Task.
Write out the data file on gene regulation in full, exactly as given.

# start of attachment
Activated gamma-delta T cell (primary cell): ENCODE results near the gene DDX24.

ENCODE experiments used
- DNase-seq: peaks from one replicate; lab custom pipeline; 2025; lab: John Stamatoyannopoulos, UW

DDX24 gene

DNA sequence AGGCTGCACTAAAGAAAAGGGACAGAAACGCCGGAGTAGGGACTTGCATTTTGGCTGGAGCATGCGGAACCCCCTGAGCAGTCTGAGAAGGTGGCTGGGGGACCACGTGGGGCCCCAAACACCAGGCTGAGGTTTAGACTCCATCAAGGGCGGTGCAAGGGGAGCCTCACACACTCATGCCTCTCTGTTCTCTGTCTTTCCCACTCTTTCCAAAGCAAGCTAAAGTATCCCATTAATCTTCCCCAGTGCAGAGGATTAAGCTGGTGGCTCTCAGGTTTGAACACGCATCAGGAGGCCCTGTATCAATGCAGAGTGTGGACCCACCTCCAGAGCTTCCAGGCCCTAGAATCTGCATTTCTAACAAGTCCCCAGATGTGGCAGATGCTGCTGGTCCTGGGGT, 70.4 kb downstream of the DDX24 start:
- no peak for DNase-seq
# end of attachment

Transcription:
Activated gamma-delta T cell (primary cell): ENCODE results near the gene DDX24.

ENCODE experiments used
- DNase-seq: peaks from one replicate; lab custom pipeline; 2025; lab: John Stamatoyannopoulos, UW

DDX24 gene

DNA sequence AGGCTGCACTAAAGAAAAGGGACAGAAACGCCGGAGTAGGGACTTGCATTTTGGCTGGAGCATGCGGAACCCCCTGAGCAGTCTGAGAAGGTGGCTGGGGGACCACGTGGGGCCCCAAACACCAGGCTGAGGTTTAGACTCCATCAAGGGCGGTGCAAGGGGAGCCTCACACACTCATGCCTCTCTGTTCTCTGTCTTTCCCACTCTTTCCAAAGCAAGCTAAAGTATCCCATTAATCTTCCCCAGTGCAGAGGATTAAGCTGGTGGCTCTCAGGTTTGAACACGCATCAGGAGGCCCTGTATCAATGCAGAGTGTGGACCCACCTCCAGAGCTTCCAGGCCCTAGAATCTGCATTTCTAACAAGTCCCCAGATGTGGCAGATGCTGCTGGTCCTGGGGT, 70.4 kb downstream of the DDX24 start:
- no peak for DNase-seq